School Committee member Paul A. Magliocchetti.
The Haverhill School Department plans to spend $1.5 million to send 77 special-education students to programs outside the district next year, an amount that School Committee President Gail M. Sullivan would like to see reduced.
Sullivan said she was taken aback by the fact that the expense for tuition is nearly equal to the amount the district expects to spend next year, $1.64 million, on raises for all the city’s teachers.
Committee members on Thursday took a closer look at out-of-district placements and professional development spending as they continued their review of the $179 million Fiscal Year 2018 budget proposed by Superintendent James F. Scully.
The committee is scheduled to present its completed budget to the City Council on June 5. It will take effect on July 1.
Special Education Director Kyle Riley said the number of students in out-of-district placements is average for an urban district of Haverhill’s size.
The Special Education program works to keep or return students to the district when it’s possible, Riley said, but there are times when the students’ needs exceed the district’s ability to provide appropriate services.
There are times, however, that the school department can create programs or hire staff to make it possible for students to return. For example, the city was able to hire a teacher and interpreter for deaf students and eliminate roughly $200,000 in tuition to the Beverly School for the Deaf. The district’s expenditure was about $120,000, Riley said.
One of the obstacles to keeping students in-district is the city’s class sizes and teacher/student ratios.
In many of the private and collaborative programs that city students attend, there are three or four adults in a classroom with five or six students, Riley said. That is a number that a public school can’t match.
Riley praised the HALT and TEACH programs at St. James School with allowing a number of students to remain or return to the district. The two programs serve students with behavioral, emotional and intellectual challenges.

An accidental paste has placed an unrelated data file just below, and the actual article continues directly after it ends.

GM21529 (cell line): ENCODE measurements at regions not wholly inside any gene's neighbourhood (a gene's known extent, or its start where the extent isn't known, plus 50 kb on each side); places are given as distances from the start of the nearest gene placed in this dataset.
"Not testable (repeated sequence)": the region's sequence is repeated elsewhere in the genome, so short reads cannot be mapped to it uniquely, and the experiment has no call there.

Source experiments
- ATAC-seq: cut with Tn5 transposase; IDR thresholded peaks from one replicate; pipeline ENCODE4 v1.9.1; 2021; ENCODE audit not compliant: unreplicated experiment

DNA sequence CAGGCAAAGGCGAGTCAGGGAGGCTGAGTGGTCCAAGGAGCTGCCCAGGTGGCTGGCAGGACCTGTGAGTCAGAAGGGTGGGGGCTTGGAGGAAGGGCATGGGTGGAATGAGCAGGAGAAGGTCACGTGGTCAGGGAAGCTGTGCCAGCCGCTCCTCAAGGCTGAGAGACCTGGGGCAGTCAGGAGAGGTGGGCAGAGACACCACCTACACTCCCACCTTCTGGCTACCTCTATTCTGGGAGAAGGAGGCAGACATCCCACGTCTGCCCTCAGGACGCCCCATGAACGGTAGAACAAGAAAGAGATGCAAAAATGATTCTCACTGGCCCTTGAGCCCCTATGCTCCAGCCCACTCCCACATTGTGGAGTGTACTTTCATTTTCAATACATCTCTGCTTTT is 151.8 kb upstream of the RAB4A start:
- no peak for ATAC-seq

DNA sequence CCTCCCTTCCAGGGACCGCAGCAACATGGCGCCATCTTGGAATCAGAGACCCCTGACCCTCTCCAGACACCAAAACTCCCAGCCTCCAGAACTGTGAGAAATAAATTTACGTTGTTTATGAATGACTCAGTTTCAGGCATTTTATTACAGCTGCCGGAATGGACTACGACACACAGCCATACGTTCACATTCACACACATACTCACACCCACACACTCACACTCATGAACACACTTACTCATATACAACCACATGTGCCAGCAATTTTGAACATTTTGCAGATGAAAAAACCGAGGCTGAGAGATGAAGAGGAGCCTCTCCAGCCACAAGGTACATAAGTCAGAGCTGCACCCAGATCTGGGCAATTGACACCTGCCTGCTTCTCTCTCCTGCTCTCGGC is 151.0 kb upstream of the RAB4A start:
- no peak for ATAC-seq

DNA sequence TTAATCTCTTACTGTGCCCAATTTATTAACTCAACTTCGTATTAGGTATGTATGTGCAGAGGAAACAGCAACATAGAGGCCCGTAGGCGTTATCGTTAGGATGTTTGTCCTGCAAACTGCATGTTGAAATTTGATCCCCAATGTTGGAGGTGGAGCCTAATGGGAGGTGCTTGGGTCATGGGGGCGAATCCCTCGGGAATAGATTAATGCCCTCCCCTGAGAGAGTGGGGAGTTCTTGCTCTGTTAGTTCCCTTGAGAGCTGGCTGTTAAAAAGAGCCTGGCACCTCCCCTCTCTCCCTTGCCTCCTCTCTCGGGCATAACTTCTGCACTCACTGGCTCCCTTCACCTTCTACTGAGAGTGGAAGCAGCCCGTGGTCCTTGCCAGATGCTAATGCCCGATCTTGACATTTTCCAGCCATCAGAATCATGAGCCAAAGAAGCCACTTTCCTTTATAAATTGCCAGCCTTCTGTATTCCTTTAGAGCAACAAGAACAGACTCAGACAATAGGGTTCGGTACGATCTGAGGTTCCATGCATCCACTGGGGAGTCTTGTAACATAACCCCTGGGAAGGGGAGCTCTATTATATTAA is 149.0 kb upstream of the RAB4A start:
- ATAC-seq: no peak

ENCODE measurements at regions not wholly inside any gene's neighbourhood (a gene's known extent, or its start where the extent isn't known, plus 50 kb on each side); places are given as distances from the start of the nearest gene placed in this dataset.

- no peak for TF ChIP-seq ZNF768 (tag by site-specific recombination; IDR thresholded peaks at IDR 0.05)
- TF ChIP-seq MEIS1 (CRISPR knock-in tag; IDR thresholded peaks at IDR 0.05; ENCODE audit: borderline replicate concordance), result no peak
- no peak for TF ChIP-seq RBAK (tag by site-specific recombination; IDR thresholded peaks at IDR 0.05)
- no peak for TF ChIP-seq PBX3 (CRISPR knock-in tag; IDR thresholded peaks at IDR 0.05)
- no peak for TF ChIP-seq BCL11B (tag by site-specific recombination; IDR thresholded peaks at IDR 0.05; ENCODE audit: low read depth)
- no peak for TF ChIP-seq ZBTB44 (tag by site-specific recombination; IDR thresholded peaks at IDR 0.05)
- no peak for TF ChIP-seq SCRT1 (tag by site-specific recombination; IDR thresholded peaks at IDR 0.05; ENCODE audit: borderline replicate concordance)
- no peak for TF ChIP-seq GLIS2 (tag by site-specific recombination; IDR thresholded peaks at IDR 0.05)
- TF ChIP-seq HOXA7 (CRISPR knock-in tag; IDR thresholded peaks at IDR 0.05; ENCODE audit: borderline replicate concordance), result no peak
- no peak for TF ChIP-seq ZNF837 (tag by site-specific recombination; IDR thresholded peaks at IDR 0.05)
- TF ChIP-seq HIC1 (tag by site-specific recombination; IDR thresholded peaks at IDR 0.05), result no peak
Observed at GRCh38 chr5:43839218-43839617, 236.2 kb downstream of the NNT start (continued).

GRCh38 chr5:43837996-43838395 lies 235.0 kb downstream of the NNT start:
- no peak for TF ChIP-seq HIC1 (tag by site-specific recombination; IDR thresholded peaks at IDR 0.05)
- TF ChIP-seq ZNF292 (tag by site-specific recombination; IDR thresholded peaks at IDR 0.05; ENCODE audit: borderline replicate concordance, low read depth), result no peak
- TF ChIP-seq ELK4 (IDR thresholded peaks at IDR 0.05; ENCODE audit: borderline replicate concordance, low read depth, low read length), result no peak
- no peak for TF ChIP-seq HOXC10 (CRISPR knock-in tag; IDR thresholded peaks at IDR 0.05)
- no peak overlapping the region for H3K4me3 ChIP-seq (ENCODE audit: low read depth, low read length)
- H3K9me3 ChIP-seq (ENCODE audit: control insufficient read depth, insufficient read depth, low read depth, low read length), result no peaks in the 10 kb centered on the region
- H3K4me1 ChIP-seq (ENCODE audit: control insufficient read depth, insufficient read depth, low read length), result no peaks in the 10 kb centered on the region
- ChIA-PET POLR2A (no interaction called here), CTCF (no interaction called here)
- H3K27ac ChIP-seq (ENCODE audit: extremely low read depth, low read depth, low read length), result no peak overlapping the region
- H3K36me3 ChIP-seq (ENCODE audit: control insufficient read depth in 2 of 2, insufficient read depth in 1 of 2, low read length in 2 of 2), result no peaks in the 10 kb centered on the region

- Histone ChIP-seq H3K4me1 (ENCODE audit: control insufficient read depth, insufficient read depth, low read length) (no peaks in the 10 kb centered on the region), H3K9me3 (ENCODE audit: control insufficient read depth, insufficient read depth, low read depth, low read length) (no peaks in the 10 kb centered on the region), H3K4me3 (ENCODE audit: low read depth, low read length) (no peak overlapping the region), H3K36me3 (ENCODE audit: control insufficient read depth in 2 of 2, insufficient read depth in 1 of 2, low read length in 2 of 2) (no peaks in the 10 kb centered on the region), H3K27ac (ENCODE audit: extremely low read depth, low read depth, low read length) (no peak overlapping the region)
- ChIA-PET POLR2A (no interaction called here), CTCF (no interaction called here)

In its review of planned expenditures for professional development, School Committee members looked for ways to increase what the district spends.
Scully’s proposed budget calls for $30,000 to pay for teacher training. However, Business Manager Brian O’Connell said the district spent 10 times that amount last year, thanks to $285,000 it received in grants.
O’Connell anticipates receiving a comparable amount in the coming year, but Sullivan was skeptical.
“Past performance is no indication of future performance. We have no guarantee as to how much money we will be receiving,” Sullivan said. She said proposed cuts in education funding on the federal level could reduce or eliminate the grant money Haverhill normally receives.
School Committee member Paul A. Magliocchetti said he prefers to see the amount dedicated to professional development increased in the district’s operating budget.
“You’ve got to give people the tools they need to get the job done,” he said.
Mayor James J. Fiorentini, the School Committee’s chairman, said he would rather see the district’s resources go toward reducing the dropout rate, improving students’ reading performance, expanding early childhood education and reducing class sizes.